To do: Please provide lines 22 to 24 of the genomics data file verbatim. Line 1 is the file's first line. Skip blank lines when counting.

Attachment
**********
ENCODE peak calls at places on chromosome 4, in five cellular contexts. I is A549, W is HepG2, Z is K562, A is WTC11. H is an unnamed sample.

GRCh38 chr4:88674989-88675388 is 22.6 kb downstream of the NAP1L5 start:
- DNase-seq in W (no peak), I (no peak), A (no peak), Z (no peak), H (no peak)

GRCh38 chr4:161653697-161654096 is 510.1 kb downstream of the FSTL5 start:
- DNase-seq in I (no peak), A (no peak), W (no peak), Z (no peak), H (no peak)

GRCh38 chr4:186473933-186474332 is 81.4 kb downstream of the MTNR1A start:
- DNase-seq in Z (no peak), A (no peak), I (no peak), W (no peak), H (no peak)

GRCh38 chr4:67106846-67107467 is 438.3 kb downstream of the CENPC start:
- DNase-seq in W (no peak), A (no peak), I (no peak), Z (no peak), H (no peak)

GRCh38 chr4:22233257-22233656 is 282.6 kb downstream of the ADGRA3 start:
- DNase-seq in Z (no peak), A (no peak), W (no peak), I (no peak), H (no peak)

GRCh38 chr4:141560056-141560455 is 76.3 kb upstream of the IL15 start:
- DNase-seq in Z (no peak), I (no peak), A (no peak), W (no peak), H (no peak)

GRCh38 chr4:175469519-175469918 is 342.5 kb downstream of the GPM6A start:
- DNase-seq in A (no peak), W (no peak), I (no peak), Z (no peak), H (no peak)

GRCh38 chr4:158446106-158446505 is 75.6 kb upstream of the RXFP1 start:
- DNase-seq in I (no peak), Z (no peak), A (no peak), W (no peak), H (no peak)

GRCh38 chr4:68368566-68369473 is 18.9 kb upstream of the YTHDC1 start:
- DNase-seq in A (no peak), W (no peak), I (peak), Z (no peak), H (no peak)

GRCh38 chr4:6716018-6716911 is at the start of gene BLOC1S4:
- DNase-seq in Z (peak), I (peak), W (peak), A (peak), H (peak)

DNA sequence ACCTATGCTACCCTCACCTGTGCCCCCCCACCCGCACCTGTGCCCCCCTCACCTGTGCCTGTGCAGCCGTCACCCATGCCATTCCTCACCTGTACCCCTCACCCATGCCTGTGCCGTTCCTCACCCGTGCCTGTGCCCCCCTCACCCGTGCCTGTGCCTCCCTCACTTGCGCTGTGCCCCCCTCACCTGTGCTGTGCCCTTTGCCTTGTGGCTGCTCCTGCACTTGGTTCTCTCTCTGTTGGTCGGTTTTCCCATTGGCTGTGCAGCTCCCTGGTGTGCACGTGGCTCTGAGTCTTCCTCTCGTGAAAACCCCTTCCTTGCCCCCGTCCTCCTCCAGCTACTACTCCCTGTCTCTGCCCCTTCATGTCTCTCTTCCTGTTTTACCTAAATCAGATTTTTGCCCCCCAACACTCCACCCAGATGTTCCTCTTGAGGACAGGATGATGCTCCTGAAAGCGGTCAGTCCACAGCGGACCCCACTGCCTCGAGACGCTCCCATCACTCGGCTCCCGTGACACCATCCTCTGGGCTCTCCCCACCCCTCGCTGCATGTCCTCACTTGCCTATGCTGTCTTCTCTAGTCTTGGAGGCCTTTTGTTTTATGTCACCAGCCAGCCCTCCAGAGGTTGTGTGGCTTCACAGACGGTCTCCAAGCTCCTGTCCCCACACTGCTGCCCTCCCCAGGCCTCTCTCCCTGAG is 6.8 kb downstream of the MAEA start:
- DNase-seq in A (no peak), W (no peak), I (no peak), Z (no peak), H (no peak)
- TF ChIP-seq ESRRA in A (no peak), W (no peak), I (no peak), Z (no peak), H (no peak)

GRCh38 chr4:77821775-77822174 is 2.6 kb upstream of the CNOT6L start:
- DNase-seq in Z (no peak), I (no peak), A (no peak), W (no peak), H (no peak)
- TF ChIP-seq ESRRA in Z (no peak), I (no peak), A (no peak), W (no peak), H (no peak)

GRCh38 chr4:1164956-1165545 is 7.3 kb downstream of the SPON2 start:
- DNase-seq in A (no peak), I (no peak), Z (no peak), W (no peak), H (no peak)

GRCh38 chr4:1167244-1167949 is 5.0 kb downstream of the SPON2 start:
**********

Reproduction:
DNA sequence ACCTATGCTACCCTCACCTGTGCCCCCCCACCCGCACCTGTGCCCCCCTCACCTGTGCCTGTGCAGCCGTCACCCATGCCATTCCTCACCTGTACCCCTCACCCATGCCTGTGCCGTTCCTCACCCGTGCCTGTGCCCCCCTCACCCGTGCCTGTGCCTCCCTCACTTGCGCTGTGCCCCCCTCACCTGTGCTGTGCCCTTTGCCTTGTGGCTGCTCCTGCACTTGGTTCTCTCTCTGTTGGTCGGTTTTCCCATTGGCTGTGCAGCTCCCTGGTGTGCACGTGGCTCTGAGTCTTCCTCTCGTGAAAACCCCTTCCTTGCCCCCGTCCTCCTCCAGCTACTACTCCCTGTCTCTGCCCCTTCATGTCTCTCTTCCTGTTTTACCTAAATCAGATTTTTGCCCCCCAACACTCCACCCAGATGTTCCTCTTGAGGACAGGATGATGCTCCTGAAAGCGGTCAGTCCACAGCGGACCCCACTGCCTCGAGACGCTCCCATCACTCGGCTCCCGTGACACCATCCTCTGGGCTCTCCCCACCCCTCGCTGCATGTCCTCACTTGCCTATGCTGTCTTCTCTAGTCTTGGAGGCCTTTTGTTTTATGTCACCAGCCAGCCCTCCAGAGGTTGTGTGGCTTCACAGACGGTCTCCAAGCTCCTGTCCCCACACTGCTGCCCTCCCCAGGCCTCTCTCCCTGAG is 6.8 kb downstream of the MAEA start:
- DNase-seq in A (no peak), W (no peak), I (no peak), Z (no peak), H (no peak)
- TF ChIP-seq ESRRA in A (no peak), W (no peak), I (no peak), Z (no peak), H (no peak)